Reviewing the evidence, the Commission found that F & P did not carry its burden of proof that Krohne's infringement caused significant injury to F & P or a tendency to injure. The Commission summarized the substance of its findings as follows:


Complainant [F & P] has not provided the Commission with specific domestic industry data, despite the fact that such data is within its control, and complainant does not explain why presenting the data in usable form to the Commission would impose any more of a hardship on it than it would on any complainant with a diverse product line. In addition, no shift of market share from complainant has been established in this investigation. Respondents [Krohne] were not found to be underselling. There were few lost sales established, and it is impossible to determine from the record whether those sales are significant. While excess domestic capacity has been established, that finding alone cannot support a determination of substantial injury.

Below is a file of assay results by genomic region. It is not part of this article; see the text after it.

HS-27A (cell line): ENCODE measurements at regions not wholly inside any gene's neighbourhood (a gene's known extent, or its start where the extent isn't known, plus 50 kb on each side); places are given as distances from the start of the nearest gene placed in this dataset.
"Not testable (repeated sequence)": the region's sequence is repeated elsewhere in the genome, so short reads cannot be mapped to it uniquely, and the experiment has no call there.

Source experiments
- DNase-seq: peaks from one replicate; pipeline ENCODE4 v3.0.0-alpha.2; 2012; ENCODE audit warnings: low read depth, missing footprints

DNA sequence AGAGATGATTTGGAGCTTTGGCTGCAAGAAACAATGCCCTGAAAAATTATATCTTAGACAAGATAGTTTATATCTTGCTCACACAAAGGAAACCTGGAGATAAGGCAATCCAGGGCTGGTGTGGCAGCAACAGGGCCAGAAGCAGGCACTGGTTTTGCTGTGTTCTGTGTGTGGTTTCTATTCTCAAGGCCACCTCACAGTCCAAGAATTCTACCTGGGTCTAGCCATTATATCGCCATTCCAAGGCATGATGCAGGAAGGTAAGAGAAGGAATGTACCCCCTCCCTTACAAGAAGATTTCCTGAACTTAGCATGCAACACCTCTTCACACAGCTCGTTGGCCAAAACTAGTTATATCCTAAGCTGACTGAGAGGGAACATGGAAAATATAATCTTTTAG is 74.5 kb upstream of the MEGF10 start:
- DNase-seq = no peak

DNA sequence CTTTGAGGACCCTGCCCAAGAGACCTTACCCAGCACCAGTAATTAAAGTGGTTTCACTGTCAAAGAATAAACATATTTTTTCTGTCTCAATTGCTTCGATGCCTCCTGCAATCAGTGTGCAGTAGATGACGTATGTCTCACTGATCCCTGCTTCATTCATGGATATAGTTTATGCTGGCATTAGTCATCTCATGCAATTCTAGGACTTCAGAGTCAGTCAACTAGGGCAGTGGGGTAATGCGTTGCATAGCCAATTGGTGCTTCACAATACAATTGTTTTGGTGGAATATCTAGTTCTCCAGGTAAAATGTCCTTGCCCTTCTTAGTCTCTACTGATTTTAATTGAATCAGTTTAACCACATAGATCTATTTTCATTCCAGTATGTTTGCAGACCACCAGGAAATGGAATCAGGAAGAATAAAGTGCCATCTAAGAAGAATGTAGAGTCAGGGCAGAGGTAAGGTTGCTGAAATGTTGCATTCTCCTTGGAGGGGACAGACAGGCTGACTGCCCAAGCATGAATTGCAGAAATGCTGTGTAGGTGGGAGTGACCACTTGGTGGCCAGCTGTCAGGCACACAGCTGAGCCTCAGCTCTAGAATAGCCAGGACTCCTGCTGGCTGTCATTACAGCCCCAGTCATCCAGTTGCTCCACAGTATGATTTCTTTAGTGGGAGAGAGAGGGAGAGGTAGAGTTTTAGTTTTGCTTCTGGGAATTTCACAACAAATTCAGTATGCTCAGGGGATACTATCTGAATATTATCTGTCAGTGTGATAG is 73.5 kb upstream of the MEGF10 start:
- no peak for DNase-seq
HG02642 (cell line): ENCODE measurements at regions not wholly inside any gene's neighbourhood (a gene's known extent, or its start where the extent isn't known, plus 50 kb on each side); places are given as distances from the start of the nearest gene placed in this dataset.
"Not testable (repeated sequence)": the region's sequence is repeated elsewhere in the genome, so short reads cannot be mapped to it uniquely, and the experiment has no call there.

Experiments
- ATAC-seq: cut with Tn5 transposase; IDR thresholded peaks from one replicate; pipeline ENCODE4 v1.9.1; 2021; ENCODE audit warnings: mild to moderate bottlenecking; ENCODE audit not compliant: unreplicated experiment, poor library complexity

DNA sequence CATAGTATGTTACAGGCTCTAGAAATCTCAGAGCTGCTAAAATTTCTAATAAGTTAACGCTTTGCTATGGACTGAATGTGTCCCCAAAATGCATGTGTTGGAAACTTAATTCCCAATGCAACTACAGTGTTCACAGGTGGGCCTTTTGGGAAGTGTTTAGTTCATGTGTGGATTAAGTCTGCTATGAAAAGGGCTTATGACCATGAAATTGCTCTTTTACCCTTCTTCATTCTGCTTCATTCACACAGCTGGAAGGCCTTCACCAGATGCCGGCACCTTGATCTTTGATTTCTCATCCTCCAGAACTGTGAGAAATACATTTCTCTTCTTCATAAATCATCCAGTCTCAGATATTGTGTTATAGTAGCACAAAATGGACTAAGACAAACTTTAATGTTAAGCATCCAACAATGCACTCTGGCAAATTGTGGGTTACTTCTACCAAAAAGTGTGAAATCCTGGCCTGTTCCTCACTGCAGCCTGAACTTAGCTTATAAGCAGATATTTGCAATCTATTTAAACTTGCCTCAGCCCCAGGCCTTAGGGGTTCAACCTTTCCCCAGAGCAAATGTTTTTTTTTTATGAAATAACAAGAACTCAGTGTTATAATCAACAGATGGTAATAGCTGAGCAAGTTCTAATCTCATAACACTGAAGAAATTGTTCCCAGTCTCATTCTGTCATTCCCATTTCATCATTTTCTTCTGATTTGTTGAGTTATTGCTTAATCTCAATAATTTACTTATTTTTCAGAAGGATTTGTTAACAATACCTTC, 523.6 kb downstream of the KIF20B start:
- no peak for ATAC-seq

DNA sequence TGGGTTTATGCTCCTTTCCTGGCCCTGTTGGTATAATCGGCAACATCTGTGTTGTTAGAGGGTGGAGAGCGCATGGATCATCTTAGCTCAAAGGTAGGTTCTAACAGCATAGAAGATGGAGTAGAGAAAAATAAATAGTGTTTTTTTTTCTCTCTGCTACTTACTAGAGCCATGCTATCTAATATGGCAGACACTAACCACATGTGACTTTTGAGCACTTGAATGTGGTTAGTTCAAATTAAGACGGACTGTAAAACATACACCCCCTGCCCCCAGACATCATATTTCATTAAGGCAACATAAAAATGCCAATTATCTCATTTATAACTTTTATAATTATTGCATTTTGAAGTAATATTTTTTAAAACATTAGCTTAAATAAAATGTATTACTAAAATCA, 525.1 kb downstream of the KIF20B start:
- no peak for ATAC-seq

Comm'n op. at 21.




To establish an effect to substantially injure the domestic industry, F & P sought to prove that F & P's sales and profits of flowmeters within the scope of the domestic industry increased from 1982 to 1984 and declined in 1985, while the value of its inventory unfavorably rose in 1985; that Krohne's market share increased during the period; and that F & P lost sales to Krohne in an amount which represented a significant percentage of F & P's market. The Commission rejected each of these contentions for failure of proof. F & P argues that the failure of proof results from the Commission (1) improperly discounting, as lacking credibility, the testimony of F & P's sales manager with respect to F & P's sales volume of the patented flowmeters; and (2) improperly rejecting a 1983 business report (the Frost & Sullivan report) used as a basis for estimating a shift to Krohne of market share. In this connection, F & P asserts that the Commission failed to follow the precedent of this court in Textron, which held that a "lesser quantum" of proof of injury is required when unfair acts are based on infringement of intellectual property rights. We address each of these arguments in turn.